The Collaborative Divorce


For clients contemplating divorce or separation there are many ways of resolving issues, by involving the courts, mediation or choosing the collaborative approach.

There is no right or wrong way but it is important to do what is right for you and for many, where there is no domestic violence or overbearing conduct on the part of one of the parties and in circumstances where they are still able to talk together in the same room, litigation may not be the answer, particularly if a level of trust remains.

The litigation process can often be seen as corrosive due to its adversarial nature making it more difficult to resolve issues. Some feel that mediation is a good alternative to litigation. Our long experience at Bishop & Sewell suggests that this approach is most successful when both parties are independently advised by a lawyer outside the mediation meetings so that when they attend mediation they have a good understanding of the issues and realistic expectations of what can be achieved, as the mediator, although often legally qualified, cannot advise either party on the law.

Michael Gillman at Bishop & Sewell was trained as a mediator by Professor John Haynes who was a leading authority on alternative dispute resolution and taught at the School of Social Welfare at Stonybrook University in New York from 1972 until 1985 and, in the process, Michael gained valuable insight into the mediation process. Michael also trained as a Collaborative Lawyer in 2007 and is accredited by Resolution to conduct cases collaboratively.

What is the Collaborative Process?

The Collaborative Process is still a relatively novel way of achieving resolution by communication rather than confrontation and has many advantages for clients who are prepared to engage in the process, enabling them to understand the other party’s point of view with both parties owning the ultimate solution that is achieved. The process can be used to find solutions for part or all of the issues that might arise on separation or divorce ranging from children, money and other issues.

How the Collaborative Process works

Both parties select a collaboratively trained lawyer to represent them. The lawyers and clients then sign a collaborative agreement which sets out how the negotiations will be conducted which states, amongst other things:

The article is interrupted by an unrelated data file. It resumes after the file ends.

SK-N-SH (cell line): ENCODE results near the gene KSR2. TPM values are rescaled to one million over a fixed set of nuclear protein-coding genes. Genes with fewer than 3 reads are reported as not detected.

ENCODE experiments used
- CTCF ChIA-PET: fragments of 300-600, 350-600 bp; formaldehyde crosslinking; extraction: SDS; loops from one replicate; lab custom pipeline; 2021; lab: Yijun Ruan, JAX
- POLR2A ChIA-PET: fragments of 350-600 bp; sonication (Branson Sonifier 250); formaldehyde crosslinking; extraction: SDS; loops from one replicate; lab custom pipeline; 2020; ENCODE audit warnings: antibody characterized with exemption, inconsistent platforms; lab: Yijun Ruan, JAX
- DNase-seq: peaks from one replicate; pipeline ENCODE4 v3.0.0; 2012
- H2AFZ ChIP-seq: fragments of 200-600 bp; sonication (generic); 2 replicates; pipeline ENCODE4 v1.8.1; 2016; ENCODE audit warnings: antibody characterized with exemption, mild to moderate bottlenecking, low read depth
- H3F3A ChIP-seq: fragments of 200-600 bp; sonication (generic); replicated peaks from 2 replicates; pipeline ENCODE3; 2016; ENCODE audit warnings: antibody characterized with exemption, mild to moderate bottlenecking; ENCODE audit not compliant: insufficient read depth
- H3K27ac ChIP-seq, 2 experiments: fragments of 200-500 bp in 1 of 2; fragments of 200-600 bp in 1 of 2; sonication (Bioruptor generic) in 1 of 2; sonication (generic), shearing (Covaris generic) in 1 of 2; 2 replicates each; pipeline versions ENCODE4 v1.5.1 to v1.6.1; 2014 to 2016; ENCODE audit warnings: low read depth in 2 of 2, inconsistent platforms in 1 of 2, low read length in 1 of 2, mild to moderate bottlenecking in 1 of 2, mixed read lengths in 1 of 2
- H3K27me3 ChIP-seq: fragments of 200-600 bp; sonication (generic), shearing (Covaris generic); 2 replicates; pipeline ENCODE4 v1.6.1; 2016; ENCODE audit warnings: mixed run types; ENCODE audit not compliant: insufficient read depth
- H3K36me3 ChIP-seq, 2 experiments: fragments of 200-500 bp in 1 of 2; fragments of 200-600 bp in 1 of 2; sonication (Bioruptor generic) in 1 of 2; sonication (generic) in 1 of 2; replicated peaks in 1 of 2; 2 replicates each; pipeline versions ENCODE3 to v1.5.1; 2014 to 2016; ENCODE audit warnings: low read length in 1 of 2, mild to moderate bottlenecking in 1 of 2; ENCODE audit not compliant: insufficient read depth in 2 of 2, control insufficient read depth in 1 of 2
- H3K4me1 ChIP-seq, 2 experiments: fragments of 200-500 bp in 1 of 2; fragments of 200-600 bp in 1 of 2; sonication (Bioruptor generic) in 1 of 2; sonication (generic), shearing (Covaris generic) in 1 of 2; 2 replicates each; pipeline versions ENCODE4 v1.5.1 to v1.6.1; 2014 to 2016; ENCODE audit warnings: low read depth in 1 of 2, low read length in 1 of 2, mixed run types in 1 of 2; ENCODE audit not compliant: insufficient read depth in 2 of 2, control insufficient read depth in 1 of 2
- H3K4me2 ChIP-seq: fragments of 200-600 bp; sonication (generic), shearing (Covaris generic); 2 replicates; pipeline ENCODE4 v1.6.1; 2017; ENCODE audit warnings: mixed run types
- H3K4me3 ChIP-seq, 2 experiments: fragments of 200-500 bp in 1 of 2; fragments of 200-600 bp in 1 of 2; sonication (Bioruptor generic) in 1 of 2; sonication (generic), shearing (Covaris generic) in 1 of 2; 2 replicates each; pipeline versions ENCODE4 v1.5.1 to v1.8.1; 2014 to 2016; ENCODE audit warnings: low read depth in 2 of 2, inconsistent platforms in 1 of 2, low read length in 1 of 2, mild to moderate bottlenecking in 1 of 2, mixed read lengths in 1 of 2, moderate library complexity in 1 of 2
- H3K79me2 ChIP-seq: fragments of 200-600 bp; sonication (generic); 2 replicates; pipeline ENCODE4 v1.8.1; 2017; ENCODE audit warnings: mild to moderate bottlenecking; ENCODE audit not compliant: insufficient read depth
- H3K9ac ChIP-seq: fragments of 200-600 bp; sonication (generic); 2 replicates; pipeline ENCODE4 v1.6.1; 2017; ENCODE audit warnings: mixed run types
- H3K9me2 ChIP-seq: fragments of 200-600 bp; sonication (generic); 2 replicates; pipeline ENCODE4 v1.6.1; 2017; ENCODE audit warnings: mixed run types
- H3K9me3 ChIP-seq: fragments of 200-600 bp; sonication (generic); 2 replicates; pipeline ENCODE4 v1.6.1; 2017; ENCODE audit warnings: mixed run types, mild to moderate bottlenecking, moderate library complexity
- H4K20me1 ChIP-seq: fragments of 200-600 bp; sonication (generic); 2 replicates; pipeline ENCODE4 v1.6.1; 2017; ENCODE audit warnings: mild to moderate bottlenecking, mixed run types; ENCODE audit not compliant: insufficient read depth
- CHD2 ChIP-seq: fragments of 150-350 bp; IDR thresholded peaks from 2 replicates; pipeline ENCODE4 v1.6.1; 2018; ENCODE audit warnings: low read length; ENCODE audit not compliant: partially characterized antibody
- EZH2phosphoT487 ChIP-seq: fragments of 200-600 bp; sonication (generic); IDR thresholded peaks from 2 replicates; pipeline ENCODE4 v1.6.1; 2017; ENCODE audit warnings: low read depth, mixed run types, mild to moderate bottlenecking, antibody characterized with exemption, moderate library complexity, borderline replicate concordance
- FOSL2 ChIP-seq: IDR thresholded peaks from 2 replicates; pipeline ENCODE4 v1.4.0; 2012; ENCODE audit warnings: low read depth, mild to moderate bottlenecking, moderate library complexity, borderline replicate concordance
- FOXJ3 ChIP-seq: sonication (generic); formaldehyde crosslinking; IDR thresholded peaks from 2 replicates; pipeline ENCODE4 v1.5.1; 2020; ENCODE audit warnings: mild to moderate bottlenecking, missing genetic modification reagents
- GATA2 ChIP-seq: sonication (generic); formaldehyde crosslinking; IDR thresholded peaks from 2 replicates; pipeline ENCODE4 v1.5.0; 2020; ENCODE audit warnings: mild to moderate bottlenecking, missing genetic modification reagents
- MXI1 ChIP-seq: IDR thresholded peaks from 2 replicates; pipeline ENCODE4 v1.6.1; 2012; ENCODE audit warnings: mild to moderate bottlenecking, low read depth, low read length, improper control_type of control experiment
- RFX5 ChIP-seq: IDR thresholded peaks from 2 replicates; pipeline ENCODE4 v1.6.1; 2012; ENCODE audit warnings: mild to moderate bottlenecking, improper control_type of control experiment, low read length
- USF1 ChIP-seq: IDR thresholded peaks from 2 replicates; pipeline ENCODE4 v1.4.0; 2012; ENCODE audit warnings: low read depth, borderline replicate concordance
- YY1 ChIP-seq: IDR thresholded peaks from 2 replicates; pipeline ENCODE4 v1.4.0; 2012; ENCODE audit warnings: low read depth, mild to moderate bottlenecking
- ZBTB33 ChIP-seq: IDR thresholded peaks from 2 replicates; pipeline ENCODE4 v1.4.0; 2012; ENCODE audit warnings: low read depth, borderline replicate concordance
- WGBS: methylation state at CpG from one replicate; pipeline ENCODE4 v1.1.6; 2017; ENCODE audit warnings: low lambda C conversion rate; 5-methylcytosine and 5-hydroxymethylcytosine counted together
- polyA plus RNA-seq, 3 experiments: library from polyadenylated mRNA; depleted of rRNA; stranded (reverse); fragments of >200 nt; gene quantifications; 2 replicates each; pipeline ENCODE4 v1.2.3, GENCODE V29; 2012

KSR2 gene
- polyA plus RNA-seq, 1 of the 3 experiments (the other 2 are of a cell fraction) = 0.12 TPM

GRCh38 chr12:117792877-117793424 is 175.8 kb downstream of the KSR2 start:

• That the parties will endeavour to resolve all issues without going to court;
  • If the process breaks down the Collaborative Lawyers will take no further part in any future proceedings;
  • Setting out how the Collaborative Process will work so that all parties are bound to the process and agree to deal with the issues in a collaborative way.

The work within the Collaborative Process in undertaken within a series of 4-way round table meetings, with the lawyers setting the agendas for such meetings. The parties are then guided through the process with the lawyers setting out all the issues to be determined, arranging for any information required to be disclosed in an orderly manner and emphasising the points that need to be considered and that are important for their respective clients so that the parties can gain a better understanding of the others point of view.

The lawyers discuss the issues with the parties and move the process along to a conclusion and advise on what further advice may be required from other professionals/experts whether they be valuers, accountants, independent financial advisors, barristers etc along the way.

When agreement has been reached, the lawyers will assist the parties by putting the agreement into effect and obtain the necessary court orders.

If you feel that the Collaborative Process may be right for you or if you would like to receive further information in relation to the same, then please contact Michael Gillman who will be more than happy to discuss the process further with you.

The benefits for you and your family could be many including:

  • Privacy
  • A non-adversarial approach
  • A reduction in the stress that would be experienced in the litigation process
  • The solution is fair and right for both you and your family

The solution is reached through conversation rather than conflict.


Category: News | Author: |